The use of two pointers, 18 a and 18 b, enables the alignment device to be used with either side substantially facing a plank where the extension portion extends either to the right or to the left. For example, when a user positions a cutting device to the right of the alignment device such that the left side of the alignment device contacts the alignment edge, (such as the position shown in FIG. 1), finger 36 a of pointer 18 a may be rotated against extension portion 16 to indicate the cutting line. Finger 36 b of pointer 18 b may be rotated into the second position (as illustrated in FIG. 3) such that finger 36 b extends downwards and away from extension portion 16. If the alignment device is turned over, a user may indicate the cutting line by rotating finger 36 b of pointer 18 b against extension portion 16, as indicated by arrow 38 b. With the alignment device in the above-described orientation, the user also may move finger 36 a away from extension portion 16. Such a configuration enables the extension portion to lie flat against plank 110. Although two pointers have been discussed and illustrated, it should be appreciated that other configurations of alignment device including a single pointer may be used and are within the scope of the present invention.
FIGS. 4 and 5 illustrate another embodiment of an alignment device 40. Alignment device 40 has a body 42, including an alignment edge 44 and a retention edge 46. Alignment device 40 further includes an extension portion 48 with an adjustable pointer 50. Adjustable pointer 50 may be retained in position by locking member 52. Alignment device 40 operates in a similar manner as alignment device 10 described above. Thus, extension portion 48 may be adapted to break away as illustrated by arrow 54 from an alignment position to a pass-through position (indicated at 56) upon contact by a guard or other portion of a cutting device.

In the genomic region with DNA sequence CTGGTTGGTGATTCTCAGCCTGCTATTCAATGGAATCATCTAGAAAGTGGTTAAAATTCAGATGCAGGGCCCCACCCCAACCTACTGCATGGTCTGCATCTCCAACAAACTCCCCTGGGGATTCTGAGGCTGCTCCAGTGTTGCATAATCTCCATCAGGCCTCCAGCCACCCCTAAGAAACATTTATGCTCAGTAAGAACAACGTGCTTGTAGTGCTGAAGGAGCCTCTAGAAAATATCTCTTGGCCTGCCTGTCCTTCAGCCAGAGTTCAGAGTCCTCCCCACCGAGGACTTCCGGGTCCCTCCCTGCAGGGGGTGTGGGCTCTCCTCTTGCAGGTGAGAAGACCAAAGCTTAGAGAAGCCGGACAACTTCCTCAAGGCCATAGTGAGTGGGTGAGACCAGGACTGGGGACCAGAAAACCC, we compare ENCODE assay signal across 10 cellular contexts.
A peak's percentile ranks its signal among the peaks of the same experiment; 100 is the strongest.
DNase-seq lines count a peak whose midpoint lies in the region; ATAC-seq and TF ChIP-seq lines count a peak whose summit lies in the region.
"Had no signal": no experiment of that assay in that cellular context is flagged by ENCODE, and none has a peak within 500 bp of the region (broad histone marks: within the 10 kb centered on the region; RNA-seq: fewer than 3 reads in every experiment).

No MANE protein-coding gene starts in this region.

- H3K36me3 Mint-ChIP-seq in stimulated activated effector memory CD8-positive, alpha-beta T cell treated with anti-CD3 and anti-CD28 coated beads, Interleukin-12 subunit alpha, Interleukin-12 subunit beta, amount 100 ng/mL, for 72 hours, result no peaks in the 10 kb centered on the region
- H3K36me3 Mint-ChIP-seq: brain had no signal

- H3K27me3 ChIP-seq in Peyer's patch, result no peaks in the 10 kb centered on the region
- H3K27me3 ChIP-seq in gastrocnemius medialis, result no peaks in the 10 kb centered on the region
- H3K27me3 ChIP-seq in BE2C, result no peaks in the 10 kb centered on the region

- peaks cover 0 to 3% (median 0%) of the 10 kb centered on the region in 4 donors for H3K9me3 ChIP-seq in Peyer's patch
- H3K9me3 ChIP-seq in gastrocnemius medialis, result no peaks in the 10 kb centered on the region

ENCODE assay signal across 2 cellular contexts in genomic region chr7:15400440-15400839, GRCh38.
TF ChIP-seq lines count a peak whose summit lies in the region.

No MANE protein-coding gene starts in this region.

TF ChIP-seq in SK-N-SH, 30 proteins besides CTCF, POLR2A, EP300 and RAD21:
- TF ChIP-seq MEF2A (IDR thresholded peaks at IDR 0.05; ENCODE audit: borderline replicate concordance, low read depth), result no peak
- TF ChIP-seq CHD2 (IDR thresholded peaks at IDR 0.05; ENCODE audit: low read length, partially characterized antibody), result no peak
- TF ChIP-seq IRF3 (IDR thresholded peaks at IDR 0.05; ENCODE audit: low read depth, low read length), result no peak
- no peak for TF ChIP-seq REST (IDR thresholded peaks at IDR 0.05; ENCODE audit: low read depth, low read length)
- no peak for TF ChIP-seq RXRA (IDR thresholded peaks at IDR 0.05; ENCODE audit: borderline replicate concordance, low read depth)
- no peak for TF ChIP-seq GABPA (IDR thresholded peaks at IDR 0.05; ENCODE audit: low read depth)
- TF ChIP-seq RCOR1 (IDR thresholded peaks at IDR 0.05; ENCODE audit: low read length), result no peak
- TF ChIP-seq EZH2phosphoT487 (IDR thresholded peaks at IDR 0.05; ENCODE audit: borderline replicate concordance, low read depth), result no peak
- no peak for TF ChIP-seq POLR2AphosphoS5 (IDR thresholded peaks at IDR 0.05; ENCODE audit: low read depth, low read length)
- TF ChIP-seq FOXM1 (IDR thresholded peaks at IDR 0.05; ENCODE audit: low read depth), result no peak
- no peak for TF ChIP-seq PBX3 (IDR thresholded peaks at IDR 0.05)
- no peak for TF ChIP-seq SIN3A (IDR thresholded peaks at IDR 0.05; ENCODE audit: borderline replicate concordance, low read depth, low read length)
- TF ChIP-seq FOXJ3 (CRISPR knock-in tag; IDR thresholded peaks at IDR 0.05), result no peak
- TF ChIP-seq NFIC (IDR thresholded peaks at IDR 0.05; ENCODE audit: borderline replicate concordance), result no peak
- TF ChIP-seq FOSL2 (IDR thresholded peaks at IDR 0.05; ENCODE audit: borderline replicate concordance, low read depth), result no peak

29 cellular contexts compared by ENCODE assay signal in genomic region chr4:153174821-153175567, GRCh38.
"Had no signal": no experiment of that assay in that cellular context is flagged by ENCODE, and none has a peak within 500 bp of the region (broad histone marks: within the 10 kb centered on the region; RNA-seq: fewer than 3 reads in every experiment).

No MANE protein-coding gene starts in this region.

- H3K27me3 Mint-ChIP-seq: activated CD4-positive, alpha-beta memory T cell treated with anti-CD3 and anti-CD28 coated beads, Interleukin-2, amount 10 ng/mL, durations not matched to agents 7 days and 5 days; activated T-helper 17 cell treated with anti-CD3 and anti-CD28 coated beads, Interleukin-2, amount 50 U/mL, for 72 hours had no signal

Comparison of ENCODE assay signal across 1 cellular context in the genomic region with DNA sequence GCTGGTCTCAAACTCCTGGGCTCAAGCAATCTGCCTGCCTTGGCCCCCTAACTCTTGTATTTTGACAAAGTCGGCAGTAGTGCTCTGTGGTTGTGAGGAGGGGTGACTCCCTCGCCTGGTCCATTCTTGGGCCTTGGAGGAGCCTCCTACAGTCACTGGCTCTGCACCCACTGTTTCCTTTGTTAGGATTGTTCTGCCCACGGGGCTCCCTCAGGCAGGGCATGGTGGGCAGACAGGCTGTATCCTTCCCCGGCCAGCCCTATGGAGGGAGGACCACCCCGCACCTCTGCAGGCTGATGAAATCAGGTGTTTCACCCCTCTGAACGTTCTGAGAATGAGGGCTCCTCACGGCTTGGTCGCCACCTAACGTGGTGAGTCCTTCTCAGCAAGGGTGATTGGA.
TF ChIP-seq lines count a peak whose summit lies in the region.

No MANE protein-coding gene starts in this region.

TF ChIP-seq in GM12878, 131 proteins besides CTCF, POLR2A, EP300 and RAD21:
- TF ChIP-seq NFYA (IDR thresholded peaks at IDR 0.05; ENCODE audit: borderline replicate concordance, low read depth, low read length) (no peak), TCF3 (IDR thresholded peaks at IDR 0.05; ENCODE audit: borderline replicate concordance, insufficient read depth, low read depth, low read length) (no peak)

As shown in FIGS. 4 and 5, alignment device 40 further may include any number of gripping members, shown as 58 a and 58 b. The gripping members may be adapted to retain plank 110 in a fixed position between the gripping members and retention edge 46 of body 42. Gripping members 58 a and 58 b are adapted to retain alignment device 40 in a substantially fixed position such that it does not slide off or otherwise move from plank 110 during the cutting process. As will be understood, alignment device 40 may include any number of gripping members, and thus, alignment device 40 may have one, two, three, or more gripping members placed at various distances within body 42. In some embodiments, no gripping members may be provided on the body of the alignment device. In some embodiments, the gripping members may be pivotally attached to alignment device 40 to allow each gripping member to pivot into engagement with the plank. The gripping members may also pivot away from the body and out of the way when not being used to grip plank 110.